How to set reserve levels for full requirements auctions.
Andy Dunn is a partner at Risk Capital Inc., in charge of the firm’s solutions practice. He offers simulation-based risk measurement and valuation software to vertically integrated utilities and other energy merchants.
Last month, Risk Capital's Tom Brady identified numerous risk factors that should be considered when pricing load-following contracts. These risks included various temperature, load, and price risks that create enormous uncertainty around the cost to serve such commitments. This month, we present a method for estimating reserves for load and price risk using sophisticated modeling techniques. In addition, because all models have flaws, we present one approach for accounting for this model risk in the bid price.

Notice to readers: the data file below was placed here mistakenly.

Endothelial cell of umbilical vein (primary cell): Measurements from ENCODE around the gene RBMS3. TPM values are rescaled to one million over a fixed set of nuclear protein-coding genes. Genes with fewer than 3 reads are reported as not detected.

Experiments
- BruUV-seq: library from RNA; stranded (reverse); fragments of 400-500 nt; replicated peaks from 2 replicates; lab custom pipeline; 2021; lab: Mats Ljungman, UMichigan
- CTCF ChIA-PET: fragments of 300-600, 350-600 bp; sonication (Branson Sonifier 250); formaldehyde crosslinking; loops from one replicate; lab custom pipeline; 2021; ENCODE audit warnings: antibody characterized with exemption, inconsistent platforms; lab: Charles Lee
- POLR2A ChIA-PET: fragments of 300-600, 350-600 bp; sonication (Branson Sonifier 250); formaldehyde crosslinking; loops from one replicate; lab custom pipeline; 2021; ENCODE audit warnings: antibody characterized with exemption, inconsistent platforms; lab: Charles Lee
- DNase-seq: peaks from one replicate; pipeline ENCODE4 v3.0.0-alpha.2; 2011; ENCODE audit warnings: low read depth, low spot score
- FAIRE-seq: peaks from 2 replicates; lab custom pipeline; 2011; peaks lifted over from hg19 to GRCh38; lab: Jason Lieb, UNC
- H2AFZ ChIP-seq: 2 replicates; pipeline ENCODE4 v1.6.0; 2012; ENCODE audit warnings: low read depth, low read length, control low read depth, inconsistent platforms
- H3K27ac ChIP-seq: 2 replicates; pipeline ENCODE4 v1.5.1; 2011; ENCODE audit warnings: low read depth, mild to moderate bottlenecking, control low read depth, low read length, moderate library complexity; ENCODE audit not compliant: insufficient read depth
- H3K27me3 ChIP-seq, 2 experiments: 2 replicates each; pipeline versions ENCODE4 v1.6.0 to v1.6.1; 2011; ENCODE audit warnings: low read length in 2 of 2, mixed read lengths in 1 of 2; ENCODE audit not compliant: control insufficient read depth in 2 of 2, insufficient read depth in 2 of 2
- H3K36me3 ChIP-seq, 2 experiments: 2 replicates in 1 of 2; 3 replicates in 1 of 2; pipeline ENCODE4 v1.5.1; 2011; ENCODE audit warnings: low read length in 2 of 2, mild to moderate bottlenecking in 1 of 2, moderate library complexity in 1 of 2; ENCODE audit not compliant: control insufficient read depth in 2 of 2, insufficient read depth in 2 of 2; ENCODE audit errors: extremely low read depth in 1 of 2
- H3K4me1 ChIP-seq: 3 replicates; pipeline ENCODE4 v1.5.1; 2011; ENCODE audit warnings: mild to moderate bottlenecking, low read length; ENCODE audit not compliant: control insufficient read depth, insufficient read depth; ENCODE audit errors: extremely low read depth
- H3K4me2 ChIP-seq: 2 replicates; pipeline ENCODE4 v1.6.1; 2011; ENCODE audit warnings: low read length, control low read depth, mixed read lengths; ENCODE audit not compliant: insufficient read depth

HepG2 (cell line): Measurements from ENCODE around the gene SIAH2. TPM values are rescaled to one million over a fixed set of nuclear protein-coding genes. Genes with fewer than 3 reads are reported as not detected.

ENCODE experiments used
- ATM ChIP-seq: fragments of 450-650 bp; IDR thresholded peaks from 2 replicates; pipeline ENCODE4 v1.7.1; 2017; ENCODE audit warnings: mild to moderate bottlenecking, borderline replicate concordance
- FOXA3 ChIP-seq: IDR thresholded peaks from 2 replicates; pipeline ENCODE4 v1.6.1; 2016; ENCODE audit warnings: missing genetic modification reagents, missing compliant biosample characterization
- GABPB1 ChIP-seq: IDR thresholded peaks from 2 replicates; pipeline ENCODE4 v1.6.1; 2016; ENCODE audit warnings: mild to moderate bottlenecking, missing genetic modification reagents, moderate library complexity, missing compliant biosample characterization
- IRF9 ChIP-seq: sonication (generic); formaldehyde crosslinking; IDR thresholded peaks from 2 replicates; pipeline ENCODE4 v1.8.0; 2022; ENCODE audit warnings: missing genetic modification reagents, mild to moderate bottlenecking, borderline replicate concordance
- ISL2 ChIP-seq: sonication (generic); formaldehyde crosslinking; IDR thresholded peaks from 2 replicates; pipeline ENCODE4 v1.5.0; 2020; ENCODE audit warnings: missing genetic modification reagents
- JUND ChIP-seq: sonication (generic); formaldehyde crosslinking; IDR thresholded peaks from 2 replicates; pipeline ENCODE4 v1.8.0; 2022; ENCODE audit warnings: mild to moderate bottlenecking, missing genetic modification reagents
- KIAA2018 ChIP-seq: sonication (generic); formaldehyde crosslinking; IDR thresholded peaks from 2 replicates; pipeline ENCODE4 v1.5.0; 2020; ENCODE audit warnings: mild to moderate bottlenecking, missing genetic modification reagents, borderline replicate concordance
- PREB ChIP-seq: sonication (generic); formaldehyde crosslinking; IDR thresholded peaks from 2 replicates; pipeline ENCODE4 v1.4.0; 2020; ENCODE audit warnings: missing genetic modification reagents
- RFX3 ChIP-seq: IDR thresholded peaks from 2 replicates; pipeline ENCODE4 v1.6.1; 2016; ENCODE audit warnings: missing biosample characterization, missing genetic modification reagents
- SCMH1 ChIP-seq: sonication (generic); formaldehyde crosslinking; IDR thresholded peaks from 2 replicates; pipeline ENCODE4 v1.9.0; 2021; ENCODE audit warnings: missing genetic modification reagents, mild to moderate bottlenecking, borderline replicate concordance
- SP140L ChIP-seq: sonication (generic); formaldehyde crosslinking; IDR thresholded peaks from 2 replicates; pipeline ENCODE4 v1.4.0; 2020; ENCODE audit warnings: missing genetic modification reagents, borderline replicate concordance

The analysis presented uses historic examples from 2003 market price and load levels in the PJM region to demonstrate how bid prices can incorporate market price and model risk. We use the PSEG load market in 2003 as a basis for our discussion.
Our initial example centers on estimating a bid price for a typical full-requirements contract. These contracts have a variable amount of demand. This deal has a historical load maximum of approximately 300 MW. A load servicer will enter a bid price that the customers will pay for the energy. The load servicer then must supply this energy at the prevailing spot price (assuming it does not have any other sources of owned generation or contractual supply). This contract is defined as serving the period from February 2003 through September 2003.